The eventual tone of Trump’s remarks, however, diminished the solemnity of the moment. This could have been a signature moment for the president, giving him a chance to offer a powerful message of purpose and unity. Instead, Trump gloated that al-Baghdadi “died like a dog. He died like a coward” and that he “spent his last moments in utter fear, in total panic and dread, terrified of the American forces bearing down on him.” I hope all that is true, but of course there is no way to know Baghdadi’s feelings as he faced death, and such boastful speculation is unworthy of the seriousness these events deserve.

Trump’s speech and his subsequent responses to reporters’ questions also meandered, with the president repeating himself and bringing in the Muslim ban, among other issues. He called the terrorists “losers” and “frightened puppies,” language more suitable for the playground than the White House.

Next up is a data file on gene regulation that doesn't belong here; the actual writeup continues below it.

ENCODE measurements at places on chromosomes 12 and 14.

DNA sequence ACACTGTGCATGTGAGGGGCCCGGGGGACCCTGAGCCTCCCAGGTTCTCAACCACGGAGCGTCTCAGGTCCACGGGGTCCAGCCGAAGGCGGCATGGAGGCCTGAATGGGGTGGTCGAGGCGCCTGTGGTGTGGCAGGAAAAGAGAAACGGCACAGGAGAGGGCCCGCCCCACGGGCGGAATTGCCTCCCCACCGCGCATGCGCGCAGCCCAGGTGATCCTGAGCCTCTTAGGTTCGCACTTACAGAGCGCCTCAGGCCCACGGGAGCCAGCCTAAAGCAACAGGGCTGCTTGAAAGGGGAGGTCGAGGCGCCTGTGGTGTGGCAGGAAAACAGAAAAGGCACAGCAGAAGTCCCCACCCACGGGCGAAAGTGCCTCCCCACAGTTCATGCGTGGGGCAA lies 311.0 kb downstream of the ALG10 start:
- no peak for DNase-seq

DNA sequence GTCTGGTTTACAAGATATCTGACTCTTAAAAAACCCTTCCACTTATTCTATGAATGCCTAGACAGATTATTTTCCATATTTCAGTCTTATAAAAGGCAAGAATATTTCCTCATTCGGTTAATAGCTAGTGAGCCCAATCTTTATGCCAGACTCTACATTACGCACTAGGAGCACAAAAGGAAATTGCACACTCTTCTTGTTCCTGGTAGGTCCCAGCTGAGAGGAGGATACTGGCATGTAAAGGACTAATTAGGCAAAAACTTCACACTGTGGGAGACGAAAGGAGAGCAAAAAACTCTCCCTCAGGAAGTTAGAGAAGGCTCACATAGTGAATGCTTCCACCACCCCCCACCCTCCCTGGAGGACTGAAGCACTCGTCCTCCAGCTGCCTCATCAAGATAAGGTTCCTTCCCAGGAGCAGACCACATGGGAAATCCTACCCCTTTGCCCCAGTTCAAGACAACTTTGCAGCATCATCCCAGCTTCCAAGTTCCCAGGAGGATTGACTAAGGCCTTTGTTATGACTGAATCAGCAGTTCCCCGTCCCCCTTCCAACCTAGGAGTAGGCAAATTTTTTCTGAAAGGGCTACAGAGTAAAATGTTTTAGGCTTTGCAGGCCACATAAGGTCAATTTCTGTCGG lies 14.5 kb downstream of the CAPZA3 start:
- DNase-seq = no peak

The president also revealed that U.S. forces seized “highly sensitive material and information from the raid, much having to do with ISIS—origins, future plans, things that we very much want.” If true (and I hope it is), such information is perishable, and it should be analyzed and acted on before it is even hinted at. The more the enemy knows about what the United States knows, the better it can respond.